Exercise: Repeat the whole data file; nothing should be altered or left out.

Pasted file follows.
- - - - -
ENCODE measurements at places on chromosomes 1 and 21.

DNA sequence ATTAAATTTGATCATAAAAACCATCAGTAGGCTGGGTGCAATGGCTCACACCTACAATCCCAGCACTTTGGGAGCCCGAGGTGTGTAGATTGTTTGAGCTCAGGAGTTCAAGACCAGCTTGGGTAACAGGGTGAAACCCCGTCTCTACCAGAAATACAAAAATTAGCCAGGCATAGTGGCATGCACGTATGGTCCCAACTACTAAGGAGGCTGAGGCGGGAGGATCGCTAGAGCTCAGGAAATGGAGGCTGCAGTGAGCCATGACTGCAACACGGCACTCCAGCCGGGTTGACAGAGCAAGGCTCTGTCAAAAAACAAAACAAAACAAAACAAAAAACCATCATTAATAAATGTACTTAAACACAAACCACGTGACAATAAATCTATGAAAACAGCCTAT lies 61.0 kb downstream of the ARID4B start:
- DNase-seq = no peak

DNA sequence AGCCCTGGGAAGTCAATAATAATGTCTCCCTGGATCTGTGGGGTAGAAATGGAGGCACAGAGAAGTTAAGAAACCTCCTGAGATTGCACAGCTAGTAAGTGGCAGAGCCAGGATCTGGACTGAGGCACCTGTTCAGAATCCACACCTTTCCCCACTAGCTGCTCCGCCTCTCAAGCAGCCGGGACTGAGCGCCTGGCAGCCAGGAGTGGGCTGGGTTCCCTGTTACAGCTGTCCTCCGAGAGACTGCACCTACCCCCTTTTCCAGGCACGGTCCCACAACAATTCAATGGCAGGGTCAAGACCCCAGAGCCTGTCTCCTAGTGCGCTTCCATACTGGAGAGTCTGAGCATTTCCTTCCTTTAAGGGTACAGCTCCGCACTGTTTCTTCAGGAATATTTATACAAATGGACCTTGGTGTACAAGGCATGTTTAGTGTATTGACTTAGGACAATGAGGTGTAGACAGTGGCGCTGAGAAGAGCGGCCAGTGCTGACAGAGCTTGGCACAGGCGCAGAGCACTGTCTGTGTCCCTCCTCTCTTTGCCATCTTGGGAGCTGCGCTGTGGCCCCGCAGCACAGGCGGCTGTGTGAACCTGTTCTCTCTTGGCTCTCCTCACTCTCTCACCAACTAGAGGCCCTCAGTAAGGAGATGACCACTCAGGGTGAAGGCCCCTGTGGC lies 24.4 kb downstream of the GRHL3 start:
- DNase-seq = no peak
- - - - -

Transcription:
ENCODE measurements at places on chromosomes 1 and 21.

DNA sequence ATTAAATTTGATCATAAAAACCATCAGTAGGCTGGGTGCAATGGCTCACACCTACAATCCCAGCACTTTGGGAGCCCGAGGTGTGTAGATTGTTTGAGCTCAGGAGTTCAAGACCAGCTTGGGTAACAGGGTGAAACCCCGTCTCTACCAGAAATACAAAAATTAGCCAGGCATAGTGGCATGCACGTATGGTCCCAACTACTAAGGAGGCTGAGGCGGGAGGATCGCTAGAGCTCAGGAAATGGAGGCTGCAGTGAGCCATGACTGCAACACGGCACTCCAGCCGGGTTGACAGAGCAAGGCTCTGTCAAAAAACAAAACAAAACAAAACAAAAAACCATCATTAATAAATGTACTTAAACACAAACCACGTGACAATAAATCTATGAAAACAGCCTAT lies 61.0 kb downstream of the ARID4B start:
- DNase-seq = no peak

DNA sequence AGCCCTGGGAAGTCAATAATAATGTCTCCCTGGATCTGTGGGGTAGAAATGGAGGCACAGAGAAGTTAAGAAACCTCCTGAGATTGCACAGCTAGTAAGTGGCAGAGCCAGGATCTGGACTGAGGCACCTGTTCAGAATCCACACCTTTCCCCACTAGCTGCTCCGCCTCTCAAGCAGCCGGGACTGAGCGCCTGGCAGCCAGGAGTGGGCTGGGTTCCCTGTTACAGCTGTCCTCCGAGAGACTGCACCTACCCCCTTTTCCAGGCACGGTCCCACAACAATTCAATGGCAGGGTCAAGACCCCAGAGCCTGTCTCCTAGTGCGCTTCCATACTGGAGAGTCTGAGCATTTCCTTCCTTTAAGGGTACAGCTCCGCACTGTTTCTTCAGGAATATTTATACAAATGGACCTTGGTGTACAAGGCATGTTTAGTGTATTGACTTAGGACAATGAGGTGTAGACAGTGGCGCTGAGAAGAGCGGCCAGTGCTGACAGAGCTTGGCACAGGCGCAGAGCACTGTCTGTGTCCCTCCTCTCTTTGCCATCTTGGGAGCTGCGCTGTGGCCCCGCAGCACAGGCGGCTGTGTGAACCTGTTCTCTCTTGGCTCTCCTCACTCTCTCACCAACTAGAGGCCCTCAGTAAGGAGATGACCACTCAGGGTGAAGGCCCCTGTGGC lies 24.4 kb downstream of the GRHL3 start:
- DNase-seq = no peak